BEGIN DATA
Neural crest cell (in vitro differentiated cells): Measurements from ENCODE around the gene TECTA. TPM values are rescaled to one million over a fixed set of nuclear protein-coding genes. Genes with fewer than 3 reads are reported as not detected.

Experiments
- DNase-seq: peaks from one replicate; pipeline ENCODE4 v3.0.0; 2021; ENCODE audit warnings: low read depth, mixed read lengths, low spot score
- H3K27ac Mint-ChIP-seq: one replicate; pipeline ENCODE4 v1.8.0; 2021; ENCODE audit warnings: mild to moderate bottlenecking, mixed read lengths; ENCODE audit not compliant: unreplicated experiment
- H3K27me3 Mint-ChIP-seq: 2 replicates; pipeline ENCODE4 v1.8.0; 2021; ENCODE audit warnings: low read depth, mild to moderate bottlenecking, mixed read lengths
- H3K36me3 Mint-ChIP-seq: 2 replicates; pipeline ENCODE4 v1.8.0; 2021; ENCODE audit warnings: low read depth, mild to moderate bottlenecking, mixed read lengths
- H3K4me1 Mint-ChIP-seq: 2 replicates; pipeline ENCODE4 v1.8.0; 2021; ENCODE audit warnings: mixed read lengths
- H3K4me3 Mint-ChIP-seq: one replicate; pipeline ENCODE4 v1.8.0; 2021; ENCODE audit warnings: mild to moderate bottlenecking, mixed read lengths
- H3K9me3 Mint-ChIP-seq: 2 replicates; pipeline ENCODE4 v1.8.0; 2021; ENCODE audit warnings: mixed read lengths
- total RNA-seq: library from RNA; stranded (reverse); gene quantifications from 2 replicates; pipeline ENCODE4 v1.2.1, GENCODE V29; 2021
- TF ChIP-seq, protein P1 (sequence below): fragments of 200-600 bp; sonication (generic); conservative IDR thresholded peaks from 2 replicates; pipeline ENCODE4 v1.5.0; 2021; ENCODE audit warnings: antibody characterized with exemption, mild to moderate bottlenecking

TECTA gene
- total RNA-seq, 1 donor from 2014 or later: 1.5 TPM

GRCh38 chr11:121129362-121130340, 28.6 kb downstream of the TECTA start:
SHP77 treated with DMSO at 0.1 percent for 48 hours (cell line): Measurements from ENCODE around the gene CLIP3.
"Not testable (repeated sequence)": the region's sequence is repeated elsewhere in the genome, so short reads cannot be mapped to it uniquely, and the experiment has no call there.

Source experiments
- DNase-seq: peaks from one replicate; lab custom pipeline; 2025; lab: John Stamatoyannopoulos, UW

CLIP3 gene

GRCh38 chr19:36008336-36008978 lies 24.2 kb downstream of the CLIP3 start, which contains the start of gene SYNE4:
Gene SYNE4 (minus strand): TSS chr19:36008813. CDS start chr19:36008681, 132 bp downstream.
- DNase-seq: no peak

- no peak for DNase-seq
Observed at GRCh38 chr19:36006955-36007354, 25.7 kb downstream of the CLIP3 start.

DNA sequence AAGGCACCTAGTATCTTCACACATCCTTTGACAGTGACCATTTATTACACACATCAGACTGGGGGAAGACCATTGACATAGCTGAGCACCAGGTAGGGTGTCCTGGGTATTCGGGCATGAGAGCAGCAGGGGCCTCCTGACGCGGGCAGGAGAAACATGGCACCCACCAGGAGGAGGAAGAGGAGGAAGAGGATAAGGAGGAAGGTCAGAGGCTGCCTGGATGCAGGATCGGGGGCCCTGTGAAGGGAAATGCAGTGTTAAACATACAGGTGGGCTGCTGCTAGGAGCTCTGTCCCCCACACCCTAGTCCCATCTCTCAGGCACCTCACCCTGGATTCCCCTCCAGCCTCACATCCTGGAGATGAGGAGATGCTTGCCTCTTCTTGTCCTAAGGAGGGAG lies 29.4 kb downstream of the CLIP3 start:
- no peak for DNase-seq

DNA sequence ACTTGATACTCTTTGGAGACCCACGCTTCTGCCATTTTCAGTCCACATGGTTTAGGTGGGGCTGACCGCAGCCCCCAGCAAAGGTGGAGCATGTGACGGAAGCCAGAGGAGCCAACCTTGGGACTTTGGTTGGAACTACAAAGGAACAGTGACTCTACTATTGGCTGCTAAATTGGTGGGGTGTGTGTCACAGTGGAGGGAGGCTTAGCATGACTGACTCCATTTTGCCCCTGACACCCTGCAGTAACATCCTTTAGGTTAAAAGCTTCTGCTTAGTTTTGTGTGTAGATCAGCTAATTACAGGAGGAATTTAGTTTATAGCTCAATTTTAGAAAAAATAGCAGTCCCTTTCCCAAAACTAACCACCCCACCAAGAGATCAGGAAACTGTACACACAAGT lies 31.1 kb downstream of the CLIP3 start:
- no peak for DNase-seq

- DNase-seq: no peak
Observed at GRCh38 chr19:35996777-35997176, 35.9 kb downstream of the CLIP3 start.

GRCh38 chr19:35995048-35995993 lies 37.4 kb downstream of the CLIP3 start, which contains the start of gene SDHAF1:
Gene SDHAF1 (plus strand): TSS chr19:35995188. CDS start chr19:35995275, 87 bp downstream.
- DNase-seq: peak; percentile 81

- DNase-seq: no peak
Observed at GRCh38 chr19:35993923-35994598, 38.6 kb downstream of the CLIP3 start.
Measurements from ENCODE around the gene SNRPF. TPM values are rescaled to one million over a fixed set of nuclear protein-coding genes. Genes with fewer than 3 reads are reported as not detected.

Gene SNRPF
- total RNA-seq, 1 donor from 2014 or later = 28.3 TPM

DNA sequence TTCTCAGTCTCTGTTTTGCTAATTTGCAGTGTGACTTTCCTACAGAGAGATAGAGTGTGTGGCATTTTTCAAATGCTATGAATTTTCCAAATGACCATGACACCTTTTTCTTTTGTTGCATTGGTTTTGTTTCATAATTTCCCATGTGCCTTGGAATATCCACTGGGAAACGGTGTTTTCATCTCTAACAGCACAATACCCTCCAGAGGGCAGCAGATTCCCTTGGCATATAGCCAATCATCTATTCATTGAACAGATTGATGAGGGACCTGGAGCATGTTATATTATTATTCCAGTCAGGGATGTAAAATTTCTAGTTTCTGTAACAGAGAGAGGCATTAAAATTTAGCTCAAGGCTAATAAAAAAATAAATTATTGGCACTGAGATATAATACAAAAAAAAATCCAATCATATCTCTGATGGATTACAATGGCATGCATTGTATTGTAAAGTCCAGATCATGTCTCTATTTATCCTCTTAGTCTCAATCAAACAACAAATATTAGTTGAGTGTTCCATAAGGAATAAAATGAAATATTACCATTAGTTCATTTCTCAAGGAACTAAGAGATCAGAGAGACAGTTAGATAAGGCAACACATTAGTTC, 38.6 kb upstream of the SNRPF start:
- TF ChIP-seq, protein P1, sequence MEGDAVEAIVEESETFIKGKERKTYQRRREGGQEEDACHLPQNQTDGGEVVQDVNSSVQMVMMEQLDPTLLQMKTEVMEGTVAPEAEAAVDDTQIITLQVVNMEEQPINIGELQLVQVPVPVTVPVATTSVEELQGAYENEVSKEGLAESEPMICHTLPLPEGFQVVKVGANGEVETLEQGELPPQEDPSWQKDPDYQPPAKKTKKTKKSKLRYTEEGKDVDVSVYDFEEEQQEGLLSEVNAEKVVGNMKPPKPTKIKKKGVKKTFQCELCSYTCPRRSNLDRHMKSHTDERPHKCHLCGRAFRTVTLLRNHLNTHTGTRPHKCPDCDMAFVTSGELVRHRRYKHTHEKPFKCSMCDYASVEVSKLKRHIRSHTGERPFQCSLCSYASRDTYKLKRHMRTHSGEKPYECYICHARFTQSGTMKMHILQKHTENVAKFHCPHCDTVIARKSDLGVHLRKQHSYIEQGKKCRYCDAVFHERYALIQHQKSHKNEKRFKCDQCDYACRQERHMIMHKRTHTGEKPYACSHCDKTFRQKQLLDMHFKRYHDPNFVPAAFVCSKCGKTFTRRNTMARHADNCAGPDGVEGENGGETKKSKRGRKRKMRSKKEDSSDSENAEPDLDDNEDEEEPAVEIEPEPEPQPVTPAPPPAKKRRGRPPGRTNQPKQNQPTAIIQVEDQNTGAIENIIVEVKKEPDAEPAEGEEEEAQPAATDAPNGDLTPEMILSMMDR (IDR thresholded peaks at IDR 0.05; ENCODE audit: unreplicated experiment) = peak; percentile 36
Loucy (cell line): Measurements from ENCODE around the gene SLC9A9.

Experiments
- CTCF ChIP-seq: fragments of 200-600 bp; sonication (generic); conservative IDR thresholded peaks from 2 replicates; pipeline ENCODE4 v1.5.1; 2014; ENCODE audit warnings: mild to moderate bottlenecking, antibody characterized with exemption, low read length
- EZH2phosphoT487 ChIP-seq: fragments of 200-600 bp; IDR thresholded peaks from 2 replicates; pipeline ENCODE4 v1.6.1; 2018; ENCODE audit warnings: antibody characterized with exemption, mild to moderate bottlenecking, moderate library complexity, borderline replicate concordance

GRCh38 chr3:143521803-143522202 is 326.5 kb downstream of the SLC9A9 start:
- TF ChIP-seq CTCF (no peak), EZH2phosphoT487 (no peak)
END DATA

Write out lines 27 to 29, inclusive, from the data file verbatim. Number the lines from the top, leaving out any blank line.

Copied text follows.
DNA sequence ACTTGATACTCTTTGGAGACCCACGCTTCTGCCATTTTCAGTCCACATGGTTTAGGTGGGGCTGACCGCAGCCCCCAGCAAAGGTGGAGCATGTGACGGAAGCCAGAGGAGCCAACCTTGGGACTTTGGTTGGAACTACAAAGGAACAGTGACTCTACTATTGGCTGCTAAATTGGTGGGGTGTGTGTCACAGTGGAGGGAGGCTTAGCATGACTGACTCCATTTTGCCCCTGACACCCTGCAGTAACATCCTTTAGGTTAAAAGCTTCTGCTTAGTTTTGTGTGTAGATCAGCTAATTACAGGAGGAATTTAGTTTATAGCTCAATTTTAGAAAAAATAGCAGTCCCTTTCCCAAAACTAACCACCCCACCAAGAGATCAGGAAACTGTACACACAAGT lies 31.1 kb downstream of the CLIP3 start:
- no peak for DNase-seq

- DNase-seq: no peak